Americans are bracing for an economically difficult year, and are split on exactly how grim the country's future is, a USA Today/Gallup poll released Wednesday says.
Half of Americans said the United States' best years are behind it, while 47 percent said they are yet to come.
Skepticism about the immediate future was more pronounced: 65 percent predicted that 2013 will be a year of economic difficulty, and just a third said it will bring economic prosperity. The results are the most pessimistic response Gallup has tracked in nearly 30 years. However, many saw some bright spots ahead -- a majority predicted that employment would increase, and that prices would rise at a reasonable rate.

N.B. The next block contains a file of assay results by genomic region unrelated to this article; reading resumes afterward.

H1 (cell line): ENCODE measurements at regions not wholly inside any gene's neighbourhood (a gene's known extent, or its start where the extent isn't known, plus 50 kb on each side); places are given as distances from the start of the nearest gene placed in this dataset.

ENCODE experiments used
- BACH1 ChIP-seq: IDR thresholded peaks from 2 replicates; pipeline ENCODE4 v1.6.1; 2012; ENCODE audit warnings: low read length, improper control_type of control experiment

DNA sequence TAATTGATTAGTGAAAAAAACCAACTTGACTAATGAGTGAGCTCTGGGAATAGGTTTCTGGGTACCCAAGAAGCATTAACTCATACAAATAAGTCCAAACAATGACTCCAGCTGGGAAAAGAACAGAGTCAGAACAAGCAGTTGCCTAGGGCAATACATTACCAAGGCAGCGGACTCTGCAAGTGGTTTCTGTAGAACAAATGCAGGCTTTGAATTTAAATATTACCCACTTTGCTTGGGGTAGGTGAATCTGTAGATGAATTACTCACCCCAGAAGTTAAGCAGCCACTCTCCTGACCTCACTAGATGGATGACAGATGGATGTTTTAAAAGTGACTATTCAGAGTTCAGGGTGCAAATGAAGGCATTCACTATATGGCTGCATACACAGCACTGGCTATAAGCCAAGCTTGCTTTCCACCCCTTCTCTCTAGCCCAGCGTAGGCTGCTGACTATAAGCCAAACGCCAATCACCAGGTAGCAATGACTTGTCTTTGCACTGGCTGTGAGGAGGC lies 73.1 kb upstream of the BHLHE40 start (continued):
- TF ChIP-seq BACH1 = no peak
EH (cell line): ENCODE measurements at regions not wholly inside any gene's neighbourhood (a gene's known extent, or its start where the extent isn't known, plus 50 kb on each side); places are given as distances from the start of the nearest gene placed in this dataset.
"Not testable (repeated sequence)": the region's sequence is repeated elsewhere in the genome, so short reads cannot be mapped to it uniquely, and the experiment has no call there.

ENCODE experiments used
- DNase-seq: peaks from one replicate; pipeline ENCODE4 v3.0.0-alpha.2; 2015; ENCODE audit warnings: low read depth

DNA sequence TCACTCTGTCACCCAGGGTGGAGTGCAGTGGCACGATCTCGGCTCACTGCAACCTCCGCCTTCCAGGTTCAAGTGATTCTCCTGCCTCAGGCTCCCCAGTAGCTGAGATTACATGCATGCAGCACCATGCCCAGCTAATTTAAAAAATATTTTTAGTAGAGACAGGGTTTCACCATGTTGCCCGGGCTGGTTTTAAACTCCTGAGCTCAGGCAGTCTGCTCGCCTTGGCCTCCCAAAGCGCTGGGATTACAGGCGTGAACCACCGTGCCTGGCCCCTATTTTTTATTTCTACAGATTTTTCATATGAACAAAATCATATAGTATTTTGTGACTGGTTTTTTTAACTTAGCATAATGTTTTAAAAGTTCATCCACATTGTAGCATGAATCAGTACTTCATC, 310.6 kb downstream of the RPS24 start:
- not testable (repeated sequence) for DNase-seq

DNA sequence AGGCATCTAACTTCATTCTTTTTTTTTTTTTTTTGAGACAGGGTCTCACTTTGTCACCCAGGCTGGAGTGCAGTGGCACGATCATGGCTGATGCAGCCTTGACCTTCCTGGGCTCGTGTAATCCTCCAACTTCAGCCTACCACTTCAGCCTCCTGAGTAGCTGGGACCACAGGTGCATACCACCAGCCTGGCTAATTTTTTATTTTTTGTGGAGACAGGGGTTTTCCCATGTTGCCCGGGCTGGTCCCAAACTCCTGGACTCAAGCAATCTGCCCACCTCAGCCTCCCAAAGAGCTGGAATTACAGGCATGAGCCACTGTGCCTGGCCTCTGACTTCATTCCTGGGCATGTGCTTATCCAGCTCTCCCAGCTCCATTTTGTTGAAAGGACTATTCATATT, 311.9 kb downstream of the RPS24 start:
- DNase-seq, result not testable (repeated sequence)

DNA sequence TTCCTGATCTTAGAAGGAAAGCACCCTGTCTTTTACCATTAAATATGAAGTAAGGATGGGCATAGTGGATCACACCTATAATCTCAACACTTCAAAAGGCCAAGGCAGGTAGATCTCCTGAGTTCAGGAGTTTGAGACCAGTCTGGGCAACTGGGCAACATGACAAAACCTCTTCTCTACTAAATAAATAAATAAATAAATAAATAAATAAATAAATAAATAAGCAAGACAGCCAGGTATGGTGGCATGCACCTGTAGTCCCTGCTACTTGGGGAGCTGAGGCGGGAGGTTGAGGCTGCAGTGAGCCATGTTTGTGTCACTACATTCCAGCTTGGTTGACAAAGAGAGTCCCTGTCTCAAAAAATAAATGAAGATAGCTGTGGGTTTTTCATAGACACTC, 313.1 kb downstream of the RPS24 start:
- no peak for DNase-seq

Opinions were sharply divided across party lines, with Democrats nearly three times more likely than Republicans to say the country's best years lie ahead.
"The finding that Democrats are much more positive than Republicans about the future of the U.S. most likely reflects the fact that Democrats control the White House; Democrats are also currently much more positive about the status of the U.S. economy," Gallup's Frank Newport wrote.
Other findings from the poll: 82 percent of Americans predicted that taxes would rise, and 85 percent that the government would run a budget deficit. Two-thirds said it was likely crime rates would rise in 2013. Seventy-five percent thought the year would bring international discord, and 57 percent that America's power would decline.
The USA Today/Gallup poll surveyed 1,025 adults using live telephone interviews between Dec. 14 and Dec. 17, with a 4 percent margin of error.